Ben Bova, revered in the science fiction community for his work as an author, an editor, and a scientist, passed away this past weekend at the age of 88.
First announced on social media by his family and later confirmed by sources, Bova passed away primarily due to COVID-related pneumonia. The former president of both the Science Fiction Writers of America guild and the National Space Society, Bova wrote over 200 works of fact and fiction, including over 100 sci-fi books. He was a six-time Hugo Award winner, and the former editor of Analog and Omni Magazine.
“It is a common wish to visit the future and report back to the present; to time travel. Ben Bova was that time traveler; his books and short stories: the journals from the future. In his various writings, Dr. Ben Bova predicted — years before they happened: the race to the Moon during the 1960s, satellites using the Sun to power the Earth’s technologies, the discovery of organic compounds in interstellar space, virtual reality and the internet, human cloning, the struggle to relieve the world of nuclear weapons, humans living on Mars, stem cell therapy, the discovery of ice and water on the Moon, electronic book publishing, robot police, and sex in space.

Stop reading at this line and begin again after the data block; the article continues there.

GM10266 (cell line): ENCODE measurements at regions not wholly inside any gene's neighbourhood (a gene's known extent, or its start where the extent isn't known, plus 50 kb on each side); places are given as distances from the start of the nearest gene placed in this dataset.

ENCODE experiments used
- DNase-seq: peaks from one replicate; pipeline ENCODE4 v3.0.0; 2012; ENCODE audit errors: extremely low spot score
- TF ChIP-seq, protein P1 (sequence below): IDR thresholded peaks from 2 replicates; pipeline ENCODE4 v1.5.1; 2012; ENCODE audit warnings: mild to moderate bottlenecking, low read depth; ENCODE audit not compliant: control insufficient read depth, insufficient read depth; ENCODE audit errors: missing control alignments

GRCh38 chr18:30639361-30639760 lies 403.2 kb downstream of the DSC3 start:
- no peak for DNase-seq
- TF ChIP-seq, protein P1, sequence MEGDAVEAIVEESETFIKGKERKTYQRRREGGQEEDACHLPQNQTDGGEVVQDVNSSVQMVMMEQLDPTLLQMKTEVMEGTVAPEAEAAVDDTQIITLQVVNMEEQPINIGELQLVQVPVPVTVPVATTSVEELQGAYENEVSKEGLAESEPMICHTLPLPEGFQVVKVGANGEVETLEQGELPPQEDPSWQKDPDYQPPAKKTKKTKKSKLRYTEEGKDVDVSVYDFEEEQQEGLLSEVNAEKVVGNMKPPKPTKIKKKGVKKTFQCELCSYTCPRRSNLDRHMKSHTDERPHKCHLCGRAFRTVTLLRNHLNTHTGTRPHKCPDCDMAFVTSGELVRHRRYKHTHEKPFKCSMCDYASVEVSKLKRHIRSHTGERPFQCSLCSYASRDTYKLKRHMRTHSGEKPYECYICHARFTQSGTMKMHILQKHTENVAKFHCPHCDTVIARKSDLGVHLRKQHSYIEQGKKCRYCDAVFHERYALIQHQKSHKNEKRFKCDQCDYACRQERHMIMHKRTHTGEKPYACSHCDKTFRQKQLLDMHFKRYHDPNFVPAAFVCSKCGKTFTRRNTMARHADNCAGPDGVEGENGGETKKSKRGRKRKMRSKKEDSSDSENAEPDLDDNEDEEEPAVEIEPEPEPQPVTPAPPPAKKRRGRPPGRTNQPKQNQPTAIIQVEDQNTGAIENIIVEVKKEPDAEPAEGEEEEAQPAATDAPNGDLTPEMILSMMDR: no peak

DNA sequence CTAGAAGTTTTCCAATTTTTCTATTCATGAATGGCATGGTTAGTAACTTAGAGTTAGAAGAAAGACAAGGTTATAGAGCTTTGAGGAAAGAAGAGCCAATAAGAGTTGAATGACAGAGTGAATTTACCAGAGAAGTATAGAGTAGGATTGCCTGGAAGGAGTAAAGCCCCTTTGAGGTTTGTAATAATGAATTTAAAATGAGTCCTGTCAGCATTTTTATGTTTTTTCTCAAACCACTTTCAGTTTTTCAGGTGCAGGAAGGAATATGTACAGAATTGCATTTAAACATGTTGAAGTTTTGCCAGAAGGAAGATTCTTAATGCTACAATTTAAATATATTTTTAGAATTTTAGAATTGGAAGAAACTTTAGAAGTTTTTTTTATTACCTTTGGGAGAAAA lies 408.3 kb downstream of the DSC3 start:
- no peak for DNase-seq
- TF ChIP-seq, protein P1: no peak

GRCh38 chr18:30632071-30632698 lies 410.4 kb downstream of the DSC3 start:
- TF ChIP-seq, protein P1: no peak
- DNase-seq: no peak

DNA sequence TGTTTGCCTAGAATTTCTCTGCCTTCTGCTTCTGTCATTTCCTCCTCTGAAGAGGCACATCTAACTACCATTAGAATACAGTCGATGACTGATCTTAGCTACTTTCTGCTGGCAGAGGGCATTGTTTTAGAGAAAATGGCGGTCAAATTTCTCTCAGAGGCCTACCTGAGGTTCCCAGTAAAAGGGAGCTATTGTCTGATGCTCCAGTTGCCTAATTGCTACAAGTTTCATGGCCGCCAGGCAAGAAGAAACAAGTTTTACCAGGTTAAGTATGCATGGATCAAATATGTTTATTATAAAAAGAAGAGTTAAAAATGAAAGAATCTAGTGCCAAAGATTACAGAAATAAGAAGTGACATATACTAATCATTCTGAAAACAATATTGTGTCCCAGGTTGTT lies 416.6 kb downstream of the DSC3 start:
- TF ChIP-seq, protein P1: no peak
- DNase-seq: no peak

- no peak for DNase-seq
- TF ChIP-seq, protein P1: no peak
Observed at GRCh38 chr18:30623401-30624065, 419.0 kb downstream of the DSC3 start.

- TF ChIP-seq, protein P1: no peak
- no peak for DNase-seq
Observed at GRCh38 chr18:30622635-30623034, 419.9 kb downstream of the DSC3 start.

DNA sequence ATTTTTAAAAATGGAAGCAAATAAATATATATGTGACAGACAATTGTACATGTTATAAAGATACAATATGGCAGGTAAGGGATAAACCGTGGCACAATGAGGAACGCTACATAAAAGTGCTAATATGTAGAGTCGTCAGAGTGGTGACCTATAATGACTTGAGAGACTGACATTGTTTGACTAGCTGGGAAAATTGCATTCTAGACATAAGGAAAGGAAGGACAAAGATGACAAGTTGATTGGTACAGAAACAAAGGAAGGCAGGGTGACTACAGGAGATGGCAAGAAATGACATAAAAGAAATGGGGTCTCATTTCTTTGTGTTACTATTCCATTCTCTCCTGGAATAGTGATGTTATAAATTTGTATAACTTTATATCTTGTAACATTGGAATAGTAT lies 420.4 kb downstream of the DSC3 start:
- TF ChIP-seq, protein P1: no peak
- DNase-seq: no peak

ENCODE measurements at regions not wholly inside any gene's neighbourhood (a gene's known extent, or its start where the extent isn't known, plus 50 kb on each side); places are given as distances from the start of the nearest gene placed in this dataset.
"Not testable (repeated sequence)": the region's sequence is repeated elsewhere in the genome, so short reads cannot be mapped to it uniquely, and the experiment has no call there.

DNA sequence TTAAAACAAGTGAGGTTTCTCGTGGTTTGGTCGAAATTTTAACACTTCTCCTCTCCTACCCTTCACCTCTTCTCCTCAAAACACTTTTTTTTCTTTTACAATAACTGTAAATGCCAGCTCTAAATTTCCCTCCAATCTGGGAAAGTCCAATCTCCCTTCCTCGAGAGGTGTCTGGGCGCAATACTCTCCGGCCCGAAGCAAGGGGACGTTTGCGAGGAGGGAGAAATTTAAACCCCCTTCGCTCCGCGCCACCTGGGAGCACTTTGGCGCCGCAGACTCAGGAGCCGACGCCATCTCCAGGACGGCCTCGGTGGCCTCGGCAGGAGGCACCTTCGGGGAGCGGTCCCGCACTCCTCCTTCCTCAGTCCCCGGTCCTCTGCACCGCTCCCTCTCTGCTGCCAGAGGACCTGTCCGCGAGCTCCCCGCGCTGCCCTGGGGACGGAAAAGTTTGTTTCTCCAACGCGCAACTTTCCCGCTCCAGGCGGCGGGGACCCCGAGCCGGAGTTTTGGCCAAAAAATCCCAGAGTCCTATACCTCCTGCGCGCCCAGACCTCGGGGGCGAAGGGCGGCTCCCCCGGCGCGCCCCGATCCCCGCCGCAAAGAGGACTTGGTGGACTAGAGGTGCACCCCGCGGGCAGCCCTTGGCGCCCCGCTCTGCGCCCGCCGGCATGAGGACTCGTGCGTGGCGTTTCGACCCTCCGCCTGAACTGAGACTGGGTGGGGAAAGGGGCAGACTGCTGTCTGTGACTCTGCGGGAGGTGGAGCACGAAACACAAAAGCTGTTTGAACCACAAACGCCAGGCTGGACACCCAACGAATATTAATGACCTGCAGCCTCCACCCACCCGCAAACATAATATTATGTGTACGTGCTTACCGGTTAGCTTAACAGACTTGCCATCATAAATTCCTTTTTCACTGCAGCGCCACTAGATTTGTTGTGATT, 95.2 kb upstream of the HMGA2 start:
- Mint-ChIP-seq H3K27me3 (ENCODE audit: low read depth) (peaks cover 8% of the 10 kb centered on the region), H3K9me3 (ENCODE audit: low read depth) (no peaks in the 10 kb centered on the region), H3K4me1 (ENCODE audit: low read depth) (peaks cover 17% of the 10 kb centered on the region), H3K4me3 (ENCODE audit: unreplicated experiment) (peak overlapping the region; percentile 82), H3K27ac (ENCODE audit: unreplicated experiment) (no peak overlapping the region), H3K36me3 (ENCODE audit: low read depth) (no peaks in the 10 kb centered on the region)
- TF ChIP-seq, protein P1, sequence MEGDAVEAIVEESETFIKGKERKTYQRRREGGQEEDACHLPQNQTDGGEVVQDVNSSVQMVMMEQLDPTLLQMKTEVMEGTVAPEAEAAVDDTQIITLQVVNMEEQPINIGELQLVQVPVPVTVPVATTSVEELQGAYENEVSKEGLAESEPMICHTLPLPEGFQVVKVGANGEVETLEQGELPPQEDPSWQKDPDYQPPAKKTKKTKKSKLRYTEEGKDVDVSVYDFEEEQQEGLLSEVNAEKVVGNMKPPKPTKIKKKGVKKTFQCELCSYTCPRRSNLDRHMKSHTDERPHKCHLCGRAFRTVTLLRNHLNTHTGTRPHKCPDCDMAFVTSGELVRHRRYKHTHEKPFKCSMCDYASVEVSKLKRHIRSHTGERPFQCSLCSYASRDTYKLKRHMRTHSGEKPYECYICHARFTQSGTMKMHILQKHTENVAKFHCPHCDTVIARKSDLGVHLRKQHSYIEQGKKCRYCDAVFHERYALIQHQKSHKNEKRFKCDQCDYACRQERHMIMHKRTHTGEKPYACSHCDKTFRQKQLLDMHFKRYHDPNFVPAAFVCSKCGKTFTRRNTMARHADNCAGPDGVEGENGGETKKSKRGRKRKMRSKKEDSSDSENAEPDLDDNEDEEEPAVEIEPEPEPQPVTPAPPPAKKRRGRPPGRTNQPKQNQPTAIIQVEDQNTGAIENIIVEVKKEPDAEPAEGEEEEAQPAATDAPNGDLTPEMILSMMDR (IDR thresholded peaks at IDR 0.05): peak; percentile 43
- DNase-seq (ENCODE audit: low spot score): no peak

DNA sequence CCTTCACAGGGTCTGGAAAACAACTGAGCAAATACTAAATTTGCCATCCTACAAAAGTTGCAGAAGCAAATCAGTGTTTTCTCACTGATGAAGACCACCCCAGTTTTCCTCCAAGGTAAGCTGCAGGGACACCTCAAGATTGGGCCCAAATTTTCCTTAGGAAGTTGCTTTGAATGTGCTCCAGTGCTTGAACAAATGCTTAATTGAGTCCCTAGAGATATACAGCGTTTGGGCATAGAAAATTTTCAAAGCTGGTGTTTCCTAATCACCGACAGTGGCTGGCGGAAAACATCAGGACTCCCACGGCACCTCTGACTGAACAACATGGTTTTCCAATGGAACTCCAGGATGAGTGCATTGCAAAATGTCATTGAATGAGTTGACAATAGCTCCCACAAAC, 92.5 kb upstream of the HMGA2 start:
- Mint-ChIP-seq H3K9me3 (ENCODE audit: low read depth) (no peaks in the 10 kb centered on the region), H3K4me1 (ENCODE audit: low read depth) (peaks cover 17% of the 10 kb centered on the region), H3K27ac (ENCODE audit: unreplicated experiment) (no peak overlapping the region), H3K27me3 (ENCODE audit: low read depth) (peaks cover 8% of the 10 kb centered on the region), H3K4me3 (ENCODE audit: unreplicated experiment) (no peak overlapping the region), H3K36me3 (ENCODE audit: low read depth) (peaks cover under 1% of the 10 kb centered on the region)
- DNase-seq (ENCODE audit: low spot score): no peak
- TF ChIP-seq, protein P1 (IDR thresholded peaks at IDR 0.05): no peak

“While he experimented with some fantasy works (his Orion series is a good example) most of his novels were science fiction: no stories of a rocket’s roar in empty space (where sound cannot travel). He believed that a reader should feel, immersed in one of his books and short stories, that you were walking on the rusty, rock strewn surface of Mars, enduring the planet’s light pull on your cheeks, and tasting the stale air in your suit helmet. Newton’s Laws were not suggestions.”
Bova’s family will be making memorial and in-memoriam donation arrangements soon; please visit Bova’s website to stay updated on further details.